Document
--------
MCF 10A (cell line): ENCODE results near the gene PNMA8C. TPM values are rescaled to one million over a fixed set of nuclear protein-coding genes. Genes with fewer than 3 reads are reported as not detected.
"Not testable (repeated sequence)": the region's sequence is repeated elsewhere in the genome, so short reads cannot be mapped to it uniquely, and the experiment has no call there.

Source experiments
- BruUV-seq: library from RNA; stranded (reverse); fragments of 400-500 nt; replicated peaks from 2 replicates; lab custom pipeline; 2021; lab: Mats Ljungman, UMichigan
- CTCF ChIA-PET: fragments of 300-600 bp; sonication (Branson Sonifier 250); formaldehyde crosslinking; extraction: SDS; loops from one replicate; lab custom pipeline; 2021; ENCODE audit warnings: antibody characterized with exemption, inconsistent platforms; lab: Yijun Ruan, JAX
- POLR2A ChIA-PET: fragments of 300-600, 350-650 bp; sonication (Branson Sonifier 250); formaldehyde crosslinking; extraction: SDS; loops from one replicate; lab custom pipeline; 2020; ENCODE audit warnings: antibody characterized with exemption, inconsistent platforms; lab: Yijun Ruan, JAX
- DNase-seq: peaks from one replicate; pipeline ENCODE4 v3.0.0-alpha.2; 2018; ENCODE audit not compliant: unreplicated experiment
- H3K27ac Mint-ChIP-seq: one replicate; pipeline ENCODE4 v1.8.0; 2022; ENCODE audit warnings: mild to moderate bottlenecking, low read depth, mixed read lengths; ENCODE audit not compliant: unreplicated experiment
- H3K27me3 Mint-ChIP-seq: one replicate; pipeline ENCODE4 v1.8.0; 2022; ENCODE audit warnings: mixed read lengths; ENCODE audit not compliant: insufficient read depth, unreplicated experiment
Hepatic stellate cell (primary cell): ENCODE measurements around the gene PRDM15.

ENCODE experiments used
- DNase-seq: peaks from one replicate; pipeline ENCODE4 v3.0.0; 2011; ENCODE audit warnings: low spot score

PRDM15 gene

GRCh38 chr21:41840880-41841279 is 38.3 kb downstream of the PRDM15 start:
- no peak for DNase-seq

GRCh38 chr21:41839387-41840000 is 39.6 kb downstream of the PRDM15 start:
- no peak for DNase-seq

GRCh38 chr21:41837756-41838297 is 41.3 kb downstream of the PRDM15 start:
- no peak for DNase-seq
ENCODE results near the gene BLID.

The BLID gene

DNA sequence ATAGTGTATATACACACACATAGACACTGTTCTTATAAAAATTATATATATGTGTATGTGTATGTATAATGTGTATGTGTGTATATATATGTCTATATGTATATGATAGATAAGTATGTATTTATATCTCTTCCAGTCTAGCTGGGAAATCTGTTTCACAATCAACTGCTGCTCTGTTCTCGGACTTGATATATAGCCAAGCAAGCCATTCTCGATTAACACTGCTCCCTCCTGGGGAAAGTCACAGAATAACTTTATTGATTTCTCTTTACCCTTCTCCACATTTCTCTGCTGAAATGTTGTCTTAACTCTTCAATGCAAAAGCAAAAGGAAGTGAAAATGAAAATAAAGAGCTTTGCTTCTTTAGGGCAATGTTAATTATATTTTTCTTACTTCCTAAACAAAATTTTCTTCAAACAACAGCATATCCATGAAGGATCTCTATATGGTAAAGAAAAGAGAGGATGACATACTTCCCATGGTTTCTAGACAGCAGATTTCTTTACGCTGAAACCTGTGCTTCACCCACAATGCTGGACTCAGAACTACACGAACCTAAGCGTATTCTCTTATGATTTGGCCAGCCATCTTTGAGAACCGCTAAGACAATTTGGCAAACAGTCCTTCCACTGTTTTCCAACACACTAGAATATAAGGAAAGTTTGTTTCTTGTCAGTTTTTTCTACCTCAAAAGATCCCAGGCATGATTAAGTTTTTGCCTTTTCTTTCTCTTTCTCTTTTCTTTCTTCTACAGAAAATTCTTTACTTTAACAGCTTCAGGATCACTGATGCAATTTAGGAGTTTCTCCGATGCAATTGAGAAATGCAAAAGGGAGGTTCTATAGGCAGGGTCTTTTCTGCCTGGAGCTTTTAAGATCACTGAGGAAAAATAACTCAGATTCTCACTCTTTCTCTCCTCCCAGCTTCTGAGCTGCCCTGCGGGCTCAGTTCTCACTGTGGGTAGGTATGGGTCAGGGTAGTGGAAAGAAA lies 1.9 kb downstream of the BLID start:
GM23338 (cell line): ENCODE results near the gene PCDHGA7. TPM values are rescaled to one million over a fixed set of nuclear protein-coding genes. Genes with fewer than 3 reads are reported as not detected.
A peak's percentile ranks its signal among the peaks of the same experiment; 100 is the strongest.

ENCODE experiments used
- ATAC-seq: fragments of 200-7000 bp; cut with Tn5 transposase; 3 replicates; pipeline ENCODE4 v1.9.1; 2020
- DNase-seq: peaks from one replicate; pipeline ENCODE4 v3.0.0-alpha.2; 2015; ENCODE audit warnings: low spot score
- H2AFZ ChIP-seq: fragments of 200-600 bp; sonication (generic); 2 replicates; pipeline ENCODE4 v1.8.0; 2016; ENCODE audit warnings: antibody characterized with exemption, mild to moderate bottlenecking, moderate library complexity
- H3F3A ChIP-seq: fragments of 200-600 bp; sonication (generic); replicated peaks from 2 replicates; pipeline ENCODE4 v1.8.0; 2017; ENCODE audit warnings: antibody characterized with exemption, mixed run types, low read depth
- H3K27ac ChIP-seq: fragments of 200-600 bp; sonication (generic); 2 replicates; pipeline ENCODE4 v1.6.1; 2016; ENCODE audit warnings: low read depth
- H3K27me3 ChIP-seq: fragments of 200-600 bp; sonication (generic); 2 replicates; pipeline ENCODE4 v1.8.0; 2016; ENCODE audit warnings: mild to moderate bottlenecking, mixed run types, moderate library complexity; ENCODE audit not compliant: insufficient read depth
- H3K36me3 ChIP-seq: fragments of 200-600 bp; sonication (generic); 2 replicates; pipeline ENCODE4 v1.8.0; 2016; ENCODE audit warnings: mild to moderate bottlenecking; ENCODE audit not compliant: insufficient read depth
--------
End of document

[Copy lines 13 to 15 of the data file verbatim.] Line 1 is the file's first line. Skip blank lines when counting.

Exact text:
PRDM15 gene

GRCh38 chr21:41840880-41841279 is 38.3 kb downstream of the PRDM15 start:
- no peak for DNase-seq